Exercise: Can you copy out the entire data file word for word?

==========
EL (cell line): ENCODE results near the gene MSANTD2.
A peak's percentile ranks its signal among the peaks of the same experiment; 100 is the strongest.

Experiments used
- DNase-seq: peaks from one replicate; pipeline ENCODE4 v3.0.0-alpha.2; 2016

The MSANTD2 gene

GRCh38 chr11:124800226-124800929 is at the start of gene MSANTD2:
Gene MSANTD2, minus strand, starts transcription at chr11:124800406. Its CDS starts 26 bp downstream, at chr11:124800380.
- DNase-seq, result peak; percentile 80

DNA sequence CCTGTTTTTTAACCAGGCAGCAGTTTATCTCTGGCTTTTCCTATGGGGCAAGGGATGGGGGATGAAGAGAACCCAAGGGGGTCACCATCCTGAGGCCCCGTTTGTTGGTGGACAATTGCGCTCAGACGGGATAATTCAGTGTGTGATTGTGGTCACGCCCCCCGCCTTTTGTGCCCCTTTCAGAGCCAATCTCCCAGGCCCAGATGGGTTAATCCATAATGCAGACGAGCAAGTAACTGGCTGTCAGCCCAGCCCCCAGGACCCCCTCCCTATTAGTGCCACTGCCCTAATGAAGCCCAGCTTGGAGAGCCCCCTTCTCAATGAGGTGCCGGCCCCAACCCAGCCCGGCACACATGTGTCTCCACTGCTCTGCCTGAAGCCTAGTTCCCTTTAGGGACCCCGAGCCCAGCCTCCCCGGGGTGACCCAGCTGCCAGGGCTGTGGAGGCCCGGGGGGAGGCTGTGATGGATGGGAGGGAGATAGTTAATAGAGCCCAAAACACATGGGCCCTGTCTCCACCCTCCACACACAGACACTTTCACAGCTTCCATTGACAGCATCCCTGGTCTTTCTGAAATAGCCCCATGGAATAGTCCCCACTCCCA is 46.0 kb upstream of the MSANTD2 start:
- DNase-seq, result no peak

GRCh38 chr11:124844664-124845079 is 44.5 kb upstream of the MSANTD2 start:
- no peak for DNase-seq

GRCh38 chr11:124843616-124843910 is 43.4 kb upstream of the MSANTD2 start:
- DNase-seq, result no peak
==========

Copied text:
EL (cell line): ENCODE results near the gene MSANTD2.
A peak's percentile ranks its signal among the peaks of the same experiment; 100 is the strongest.

Experiments used
- DNase-seq: peaks from one replicate; pipeline ENCODE4 v3.0.0-alpha.2; 2016

The MSANTD2 gene

GRCh38 chr11:124800226-124800929 is at the start of gene MSANTD2:
Gene MSANTD2, minus strand, starts transcription at chr11:124800406. Its CDS starts 26 bp downstream, at chr11:124800380.
- DNase-seq, result peak; percentile 80

DNA sequence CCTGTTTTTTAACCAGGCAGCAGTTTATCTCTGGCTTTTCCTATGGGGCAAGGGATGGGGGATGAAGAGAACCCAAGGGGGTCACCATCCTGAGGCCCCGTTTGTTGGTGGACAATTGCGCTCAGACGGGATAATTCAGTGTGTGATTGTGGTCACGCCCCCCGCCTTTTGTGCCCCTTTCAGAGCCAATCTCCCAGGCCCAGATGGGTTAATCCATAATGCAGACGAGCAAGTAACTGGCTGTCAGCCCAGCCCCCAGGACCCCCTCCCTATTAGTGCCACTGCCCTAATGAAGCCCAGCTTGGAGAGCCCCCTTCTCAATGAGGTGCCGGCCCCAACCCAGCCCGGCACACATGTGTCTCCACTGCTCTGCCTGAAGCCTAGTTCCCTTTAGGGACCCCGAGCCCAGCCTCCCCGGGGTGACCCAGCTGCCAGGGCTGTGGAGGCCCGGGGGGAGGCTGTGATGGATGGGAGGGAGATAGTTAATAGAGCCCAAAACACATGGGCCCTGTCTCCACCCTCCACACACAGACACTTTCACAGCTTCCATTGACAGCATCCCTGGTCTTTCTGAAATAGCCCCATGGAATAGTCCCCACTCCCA is 46.0 kb upstream of the MSANTD2 start:
- DNase-seq, result no peak

GRCh38 chr11:124844664-124845079 is 44.5 kb upstream of the MSANTD2 start:
- no peak for DNase-seq

GRCh38 chr11:124843616-124843910 is 43.4 kb upstream of the MSANTD2 start:
- DNase-seq, result no peak